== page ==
Many Schengen countries are lenient with certain tourists when it comes to staying longer than the 90 days because it is good for the economy, but Greece is strict because it is the gateway for 75 percent of the EU’s total illegal border crossings. Enforcement of the 90-day Schengen rule has been well documented in travel guides, such as the Lonely Planet and Rough Guides. The EU border-monitoring agency Frontex opened its first European regional office in Athens, Greece in October 2010 and sent 175 specialized guards to fight alongside local authorities.
In the past: It used to be that one could get around the 90-day rule and renew a visa by crossing any country’s border and re-entering, but those days ended March 26, 2000 when Greece — a member of the common area since 1992 — began implementing Schengen.
Today: Crossing to a non-Schengen, non-EU country and re-entering is pointless with the current law in place. Attempting it will accomplish nothing, even if border patrol does not enforce the law and turn you away.
There are no tricks to extending, resetting or renewing a visa. Anyone who tells you they went over the border to a non-EU, non-Schengen country to renew or reset their visa for another 90 days anytime after March 26, 2000 is ill-informed and accomplished nothing but wasting time and money. If they didn’t get in trouble, it’s because they got lucky and encountered equally ignorant Greek authorities, not because the crossing actually worked.
What is the law?
Schengen allows a maximum of 90 days within any 180-day period in the entire Schengen zone. It doesn’t matter if it’s a continuous 90 days or 30 days this month, 30 days two months from now and another 30 days four months from now.
– Example 1: If you have already been in the Schengen zone for 90 days, it means you need to get out and stay out for 90 days before coming back.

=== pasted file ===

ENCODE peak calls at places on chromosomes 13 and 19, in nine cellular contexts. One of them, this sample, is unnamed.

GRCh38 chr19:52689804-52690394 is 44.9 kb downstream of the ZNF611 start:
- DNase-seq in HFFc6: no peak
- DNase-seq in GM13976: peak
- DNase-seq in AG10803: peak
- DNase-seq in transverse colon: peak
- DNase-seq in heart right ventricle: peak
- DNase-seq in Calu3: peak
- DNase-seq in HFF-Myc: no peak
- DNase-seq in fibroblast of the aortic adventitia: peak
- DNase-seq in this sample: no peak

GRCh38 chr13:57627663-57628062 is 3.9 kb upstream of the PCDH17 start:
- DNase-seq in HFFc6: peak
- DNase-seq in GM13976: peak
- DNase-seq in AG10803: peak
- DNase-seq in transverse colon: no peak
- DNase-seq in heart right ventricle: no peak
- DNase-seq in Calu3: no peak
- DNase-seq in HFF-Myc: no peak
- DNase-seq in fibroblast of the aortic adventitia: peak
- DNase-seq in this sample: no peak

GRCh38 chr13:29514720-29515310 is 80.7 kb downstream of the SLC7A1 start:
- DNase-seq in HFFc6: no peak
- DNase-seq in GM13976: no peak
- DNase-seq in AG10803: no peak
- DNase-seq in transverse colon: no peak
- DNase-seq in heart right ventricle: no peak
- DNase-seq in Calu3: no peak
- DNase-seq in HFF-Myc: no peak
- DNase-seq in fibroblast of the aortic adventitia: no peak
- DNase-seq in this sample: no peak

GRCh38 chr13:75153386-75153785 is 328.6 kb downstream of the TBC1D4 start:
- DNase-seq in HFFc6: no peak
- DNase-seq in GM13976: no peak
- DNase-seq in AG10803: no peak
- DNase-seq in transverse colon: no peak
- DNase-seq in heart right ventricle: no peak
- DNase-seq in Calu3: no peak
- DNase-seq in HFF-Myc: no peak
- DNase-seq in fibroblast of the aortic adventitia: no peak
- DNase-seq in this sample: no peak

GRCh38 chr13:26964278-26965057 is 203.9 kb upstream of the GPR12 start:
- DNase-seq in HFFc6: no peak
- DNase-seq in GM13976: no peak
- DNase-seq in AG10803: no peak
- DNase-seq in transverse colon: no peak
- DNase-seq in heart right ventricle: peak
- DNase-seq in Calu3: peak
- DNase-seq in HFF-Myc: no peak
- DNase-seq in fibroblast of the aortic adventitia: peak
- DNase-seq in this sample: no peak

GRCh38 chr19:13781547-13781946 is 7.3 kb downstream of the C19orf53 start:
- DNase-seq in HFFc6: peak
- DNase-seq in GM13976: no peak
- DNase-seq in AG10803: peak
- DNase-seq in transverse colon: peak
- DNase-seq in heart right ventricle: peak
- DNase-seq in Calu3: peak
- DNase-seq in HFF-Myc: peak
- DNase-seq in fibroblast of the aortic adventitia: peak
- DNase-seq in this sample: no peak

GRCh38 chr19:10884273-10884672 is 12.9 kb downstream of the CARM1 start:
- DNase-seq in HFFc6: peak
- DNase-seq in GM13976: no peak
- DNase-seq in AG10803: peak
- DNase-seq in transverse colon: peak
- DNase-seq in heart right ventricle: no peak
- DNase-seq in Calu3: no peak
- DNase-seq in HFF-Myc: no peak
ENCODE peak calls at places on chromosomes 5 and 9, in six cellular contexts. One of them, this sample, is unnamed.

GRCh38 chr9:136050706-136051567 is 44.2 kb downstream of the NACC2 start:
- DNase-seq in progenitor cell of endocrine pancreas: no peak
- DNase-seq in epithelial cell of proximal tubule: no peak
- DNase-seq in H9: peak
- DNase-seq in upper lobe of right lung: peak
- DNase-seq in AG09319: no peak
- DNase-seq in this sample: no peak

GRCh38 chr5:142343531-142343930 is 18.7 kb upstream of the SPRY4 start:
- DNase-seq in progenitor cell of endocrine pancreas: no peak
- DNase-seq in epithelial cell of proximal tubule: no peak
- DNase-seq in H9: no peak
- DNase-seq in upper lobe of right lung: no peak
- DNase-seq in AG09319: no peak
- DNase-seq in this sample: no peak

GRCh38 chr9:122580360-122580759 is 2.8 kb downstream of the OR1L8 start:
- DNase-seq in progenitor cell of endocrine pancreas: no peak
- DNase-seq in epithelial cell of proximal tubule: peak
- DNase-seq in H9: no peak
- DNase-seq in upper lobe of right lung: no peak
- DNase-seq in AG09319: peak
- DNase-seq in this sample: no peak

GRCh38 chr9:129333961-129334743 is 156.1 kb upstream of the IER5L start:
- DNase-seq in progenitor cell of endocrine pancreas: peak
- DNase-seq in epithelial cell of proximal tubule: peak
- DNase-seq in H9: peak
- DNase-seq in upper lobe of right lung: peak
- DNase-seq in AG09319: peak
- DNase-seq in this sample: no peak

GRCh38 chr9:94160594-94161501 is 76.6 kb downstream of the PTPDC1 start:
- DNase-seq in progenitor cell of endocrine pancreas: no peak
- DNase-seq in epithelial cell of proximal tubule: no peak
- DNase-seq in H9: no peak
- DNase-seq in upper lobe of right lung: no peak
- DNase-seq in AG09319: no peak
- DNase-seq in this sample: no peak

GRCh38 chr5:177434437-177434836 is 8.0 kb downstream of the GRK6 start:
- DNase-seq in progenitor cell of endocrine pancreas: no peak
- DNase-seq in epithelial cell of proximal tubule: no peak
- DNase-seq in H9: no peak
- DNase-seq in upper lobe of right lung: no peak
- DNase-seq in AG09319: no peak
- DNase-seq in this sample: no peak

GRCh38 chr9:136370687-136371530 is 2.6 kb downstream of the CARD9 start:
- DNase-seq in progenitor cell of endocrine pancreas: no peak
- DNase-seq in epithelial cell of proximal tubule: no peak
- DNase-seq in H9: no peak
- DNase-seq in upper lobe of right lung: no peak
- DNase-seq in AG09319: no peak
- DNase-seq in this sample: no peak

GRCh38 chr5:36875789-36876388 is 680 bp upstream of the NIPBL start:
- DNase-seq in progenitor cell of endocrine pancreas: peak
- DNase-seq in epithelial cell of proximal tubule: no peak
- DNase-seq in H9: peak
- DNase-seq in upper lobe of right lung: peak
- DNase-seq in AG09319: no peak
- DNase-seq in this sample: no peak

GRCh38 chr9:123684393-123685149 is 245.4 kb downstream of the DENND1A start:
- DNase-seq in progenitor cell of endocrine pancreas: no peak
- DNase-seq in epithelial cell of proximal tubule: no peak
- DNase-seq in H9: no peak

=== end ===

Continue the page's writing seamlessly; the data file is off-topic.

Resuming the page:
– Example 2: If you arrived in the Schengen zone on May 1, used 60 days, exited for 30 days to the Czech Republic , and came back to Schengen, you still have only 30 days left of your 90 days maximum. The only way the Schengen clock resets to the entire 90 days is when your 180 days expires end of November.
Anyone who tells you it is 180 days in the Schengen zone or 90 days per Schengen country is not informed of the law.
*Special thanks to Frank, who provided first-hand experience to revise this section.
The best advice
a) Be sensible, plan ahead, educate yourself before departing your homeland, get the right visa and don’t even think about overstaying
b) If you are planning to stay in Greece past the validity of any visa offered and find no legal way to secure a Greek work/residence permit, go ahead and overstay as long as you wish without exiting, consciously accept the consequences and pay the fine when you leave.
Overstaying without an visa extension
Anyone who stays beyond a visa’s validity without an extension and without a residence/work permit is illegal, subject to interrogation by airport officials, and must pay a fine upon exiting. Those caught working illegally or engaging in criminal activity in addition to being illegal are subject to deportation. Minors under the age of 18 accompanied by an adult are not fined, as they are considered an innocent party to their parents’ irresponsible decisions.
If you cannot or choose not to pay the fine of 600 to 1,200 euros, officials will stamp your passport with the outstanding amount and a code number, which will be referenced in a computer each time you cross a border. You may be questioned at border crossings and can be barred from entering other Schengen countries.